It is probable that the finished airship based on this plan would deviate in minor details. Perhaps laterally placed aircrews were found to give a better lift and control if suitably shaped.
Wings or large ailerons above the envelope would also help to provide lift if suitably angled. ln 1895 during his motorcycle phase Pennington was heard to remark: “Suppose I have a cycle, screw driven, making a mile a minute…just suppose that…then suppose that I put aero planes on that machine…and they are under good control, what then ?”
What then indeed, the Wright Brothers would have been forestalled by several years.
The sighting of the Airship on the ground in 1897 by Captain Hooton at 6 p .m. on about 20th April is usually regarded as a true account of his experience which he recounted in the Little Rock, Arkansas, Gazette. He was, he said, out hunting near Homan when he heard the sound of ‘pumping’ like the noise of a Westinghouse locomotive brake.
Going in the direction of the sound he was amazed to behold “the famous airship” in an open space. A man wearing dark glasses was doing something at the rear of the ship. As he approached four other men appeared.
During the ensuing conversation, there was no doubt in his mind that the crew were American. When the ship was ready, three large ‘wheels’ started to rotate on either side of the airship and with a hissing sound she took off. The ‘aeroplanes’ on top of the envelope sprang forward and the ship rapidly gained height and speed. (For a more detailed account of this sighting please refer to the JULY/AUGUST 1966 issue of The Flying Saucer Review.)
The ‘pumping noise’ is of great significance. This noise is noted in at least three of the sightings. Twice it was referred to as being similar to that made by a milk separator. This is almost conclusive, it was Thomas Kane whom Pennington joined in 1894, who made the motors for these separators.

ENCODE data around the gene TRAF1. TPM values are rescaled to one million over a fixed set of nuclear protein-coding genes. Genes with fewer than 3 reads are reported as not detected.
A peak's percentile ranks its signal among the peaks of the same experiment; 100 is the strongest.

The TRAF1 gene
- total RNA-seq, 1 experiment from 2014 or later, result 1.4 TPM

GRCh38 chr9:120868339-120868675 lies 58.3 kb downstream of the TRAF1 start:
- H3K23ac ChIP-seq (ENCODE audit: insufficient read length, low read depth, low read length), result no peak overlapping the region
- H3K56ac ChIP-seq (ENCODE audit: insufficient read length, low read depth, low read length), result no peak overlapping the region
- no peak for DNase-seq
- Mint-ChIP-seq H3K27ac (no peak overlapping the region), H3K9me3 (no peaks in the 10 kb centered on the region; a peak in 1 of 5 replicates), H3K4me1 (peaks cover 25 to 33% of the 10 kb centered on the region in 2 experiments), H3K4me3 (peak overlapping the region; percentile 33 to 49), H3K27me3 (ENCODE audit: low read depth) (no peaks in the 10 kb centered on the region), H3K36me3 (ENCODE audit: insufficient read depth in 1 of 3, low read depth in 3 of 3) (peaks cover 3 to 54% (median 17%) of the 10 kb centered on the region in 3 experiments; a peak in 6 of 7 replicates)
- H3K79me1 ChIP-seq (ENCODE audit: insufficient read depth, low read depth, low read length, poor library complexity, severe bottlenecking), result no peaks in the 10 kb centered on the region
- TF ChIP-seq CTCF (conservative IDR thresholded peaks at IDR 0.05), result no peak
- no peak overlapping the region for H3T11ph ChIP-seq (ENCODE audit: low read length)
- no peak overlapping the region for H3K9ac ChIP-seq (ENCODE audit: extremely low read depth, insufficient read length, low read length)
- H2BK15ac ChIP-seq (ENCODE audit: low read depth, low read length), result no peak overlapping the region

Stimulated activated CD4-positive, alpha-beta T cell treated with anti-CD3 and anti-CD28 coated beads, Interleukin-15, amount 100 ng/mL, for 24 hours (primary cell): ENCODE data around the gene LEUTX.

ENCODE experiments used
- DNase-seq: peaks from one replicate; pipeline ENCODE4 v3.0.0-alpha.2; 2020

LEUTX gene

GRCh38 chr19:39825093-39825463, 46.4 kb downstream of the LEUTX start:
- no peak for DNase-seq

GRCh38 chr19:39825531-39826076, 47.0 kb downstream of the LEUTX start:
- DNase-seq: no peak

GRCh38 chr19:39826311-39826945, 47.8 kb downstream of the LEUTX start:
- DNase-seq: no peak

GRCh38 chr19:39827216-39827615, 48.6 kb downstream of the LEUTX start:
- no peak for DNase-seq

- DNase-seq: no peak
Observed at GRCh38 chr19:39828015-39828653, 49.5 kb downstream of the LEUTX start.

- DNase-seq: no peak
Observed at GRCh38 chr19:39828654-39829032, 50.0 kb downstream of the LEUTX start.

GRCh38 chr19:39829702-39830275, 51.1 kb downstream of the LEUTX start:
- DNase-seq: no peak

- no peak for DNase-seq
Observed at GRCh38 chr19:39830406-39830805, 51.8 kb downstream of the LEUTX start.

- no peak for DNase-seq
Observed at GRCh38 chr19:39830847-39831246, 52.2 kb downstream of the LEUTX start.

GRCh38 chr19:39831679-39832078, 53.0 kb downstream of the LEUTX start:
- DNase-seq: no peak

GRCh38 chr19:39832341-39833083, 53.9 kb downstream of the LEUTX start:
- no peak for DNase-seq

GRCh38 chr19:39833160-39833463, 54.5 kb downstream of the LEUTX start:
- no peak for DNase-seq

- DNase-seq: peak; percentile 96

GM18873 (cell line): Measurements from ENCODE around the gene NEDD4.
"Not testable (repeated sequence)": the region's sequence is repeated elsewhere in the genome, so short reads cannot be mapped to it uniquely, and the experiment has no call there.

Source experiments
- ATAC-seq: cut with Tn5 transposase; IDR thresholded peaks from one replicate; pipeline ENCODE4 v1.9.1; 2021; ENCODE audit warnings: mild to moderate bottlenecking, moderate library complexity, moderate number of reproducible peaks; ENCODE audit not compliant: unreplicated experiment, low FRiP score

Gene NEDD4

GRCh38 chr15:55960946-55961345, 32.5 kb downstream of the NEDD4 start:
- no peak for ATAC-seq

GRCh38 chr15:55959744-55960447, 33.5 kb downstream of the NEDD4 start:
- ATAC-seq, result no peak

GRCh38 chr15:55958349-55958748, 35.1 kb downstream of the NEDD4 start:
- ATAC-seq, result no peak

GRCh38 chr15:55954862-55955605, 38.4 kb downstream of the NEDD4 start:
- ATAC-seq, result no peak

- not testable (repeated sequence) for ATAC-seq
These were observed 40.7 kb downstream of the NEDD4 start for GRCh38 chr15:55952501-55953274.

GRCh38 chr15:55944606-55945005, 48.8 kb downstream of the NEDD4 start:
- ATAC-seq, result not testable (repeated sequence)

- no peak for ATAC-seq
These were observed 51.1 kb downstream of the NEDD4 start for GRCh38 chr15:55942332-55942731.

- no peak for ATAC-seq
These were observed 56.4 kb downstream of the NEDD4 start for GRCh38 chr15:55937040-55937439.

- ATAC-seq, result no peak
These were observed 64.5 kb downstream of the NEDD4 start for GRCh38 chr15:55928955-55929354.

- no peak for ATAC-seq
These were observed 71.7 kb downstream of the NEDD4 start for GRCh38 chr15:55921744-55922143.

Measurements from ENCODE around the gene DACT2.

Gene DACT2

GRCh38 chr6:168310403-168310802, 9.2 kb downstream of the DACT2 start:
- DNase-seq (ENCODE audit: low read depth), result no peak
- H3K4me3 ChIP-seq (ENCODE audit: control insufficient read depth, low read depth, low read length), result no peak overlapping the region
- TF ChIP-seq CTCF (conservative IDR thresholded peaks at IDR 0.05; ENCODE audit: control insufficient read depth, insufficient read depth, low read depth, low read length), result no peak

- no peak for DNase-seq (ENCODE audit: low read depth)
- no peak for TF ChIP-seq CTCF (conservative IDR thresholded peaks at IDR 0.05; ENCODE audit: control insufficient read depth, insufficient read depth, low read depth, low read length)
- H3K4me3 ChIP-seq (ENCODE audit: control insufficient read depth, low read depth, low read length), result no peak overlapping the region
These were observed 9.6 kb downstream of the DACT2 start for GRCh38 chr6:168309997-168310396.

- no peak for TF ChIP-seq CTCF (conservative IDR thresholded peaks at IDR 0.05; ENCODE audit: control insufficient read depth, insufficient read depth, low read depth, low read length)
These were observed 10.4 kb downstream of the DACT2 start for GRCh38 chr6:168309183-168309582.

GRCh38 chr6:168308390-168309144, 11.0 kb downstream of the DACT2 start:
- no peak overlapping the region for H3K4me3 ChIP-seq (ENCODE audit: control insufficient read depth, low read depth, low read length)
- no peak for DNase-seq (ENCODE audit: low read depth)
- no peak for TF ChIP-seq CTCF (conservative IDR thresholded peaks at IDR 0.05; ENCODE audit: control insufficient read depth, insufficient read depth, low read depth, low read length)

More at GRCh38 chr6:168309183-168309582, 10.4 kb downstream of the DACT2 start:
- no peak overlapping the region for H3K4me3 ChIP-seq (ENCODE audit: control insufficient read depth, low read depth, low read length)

All witnesses agree that there were lights aboard in abundance with our very bright searchlight which was seen to dim as the airship accelerated.
One witness encountering the aeronaut grounded claims to have asked why he turned the light on and off so much. He replied, no doubt truthfully that it consumed a great deal of motive power. We are led to the conclusion that Pennington’s ship was propelled by a petrol-electric, or diesel-electric system. A bank of large batteries would be charged by a motor driven dynamo and would then operate electric motors geared to the airscrew (s). This system was widely used for the propulsion of road vehicles in the early years of this century.
After a trip of some miles it might be necessary to land to recharge batteries. Such a propulsion system would be well within Pennington’s capabilities at this time.
The crew referred to by some witnesses included a woman, and it was customary for Pennington to take his wife on most of his exploits. (He married three times but I cannot find record of any children.)
Also a bearded man.
I have a photograph of Pennington with one of his vehicles and here he is accompanied by a man with a beard. Pennington himself was tall and of good physique. He usually sported a rather long dark mustache.